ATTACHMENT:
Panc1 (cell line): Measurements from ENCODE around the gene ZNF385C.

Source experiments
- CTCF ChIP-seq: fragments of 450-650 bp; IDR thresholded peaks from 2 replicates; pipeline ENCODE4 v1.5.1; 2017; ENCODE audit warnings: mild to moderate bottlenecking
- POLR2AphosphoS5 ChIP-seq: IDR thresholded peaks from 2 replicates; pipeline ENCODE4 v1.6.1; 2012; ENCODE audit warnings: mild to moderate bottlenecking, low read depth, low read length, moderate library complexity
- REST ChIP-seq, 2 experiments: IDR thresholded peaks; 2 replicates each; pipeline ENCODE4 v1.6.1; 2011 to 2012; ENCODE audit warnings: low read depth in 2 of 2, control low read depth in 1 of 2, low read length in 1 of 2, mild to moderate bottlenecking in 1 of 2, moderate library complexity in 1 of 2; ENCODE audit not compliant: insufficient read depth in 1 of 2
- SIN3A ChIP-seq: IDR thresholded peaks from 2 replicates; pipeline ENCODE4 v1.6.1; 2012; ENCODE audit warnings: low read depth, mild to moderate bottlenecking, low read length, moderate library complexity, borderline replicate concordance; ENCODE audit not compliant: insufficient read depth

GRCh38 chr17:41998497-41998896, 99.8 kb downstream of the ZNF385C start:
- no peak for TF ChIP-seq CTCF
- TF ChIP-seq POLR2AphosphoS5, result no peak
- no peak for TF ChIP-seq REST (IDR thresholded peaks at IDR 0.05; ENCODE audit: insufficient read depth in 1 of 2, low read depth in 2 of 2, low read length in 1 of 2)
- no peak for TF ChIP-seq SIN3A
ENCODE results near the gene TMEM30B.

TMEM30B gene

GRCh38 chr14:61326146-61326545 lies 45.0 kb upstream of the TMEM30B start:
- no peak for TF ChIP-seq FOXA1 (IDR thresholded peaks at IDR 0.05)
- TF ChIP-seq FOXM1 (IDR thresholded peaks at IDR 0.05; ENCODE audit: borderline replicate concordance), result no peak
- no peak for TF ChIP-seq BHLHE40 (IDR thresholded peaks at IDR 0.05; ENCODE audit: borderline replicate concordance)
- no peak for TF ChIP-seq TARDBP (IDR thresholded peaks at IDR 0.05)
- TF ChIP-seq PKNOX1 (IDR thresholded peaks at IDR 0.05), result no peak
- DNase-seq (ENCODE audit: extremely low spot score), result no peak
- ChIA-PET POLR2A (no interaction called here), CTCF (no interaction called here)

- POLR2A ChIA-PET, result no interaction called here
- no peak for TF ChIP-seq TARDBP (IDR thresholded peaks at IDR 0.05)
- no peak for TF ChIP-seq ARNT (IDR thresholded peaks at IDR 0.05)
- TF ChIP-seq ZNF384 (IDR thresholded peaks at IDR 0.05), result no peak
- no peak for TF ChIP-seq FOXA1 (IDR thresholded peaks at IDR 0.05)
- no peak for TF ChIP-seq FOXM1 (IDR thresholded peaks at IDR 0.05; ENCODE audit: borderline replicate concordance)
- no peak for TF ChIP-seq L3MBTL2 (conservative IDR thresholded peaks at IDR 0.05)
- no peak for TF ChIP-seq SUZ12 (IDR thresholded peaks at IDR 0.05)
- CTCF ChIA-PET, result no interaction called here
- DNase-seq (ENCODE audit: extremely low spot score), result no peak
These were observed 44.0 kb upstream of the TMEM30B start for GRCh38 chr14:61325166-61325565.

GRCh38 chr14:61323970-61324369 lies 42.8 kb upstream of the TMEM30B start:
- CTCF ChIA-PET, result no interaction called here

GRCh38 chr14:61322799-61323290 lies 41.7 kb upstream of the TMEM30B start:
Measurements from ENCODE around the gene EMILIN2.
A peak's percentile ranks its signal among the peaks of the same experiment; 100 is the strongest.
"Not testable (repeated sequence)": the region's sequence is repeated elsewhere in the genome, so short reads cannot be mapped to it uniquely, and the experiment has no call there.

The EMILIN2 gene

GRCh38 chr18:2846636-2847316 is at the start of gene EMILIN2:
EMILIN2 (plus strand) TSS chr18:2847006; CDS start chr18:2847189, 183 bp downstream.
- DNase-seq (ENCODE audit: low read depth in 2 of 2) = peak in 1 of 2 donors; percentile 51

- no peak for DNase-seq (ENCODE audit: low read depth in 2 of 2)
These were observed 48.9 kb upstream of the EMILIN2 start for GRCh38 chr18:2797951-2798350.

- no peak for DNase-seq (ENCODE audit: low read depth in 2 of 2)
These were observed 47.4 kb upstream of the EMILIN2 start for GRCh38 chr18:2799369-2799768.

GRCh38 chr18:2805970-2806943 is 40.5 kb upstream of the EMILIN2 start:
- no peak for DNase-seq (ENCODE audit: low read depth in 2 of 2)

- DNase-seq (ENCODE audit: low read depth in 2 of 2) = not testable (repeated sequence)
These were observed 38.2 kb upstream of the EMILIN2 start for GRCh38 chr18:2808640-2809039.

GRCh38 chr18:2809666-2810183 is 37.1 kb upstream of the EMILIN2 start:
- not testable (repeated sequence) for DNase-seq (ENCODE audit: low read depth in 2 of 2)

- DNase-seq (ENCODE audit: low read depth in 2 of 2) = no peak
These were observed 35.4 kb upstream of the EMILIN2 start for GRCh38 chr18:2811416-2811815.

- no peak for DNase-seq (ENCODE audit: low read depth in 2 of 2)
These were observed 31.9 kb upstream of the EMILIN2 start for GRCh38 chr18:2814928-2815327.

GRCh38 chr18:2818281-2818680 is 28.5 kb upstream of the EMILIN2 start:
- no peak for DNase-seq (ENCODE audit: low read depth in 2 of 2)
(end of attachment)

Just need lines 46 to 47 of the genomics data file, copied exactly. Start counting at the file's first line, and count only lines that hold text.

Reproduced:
These were observed 47.4 kb upstream of the EMILIN2 start for GRCh38 chr18:2799369-2799768.

GRCh38 chr18:2805970-2806943 is 40.5 kb upstream of the EMILIN2 start: